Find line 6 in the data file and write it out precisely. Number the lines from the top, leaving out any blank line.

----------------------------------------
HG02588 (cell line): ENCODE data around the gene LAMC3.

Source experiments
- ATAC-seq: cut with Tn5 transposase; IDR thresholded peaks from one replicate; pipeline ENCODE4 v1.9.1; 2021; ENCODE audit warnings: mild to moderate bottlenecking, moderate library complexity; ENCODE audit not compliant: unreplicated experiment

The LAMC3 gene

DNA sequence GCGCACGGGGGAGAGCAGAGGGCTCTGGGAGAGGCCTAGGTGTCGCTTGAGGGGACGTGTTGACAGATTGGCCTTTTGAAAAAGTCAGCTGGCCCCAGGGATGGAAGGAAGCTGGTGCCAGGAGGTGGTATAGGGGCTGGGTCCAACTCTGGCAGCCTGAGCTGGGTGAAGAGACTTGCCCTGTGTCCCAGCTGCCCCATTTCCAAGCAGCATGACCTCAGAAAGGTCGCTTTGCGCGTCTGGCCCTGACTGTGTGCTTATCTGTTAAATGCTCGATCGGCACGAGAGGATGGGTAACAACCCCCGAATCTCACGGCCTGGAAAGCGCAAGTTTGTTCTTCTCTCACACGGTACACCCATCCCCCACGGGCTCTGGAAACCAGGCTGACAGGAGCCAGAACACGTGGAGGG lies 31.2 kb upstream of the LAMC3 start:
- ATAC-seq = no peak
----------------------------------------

- ATAC-seq = no peak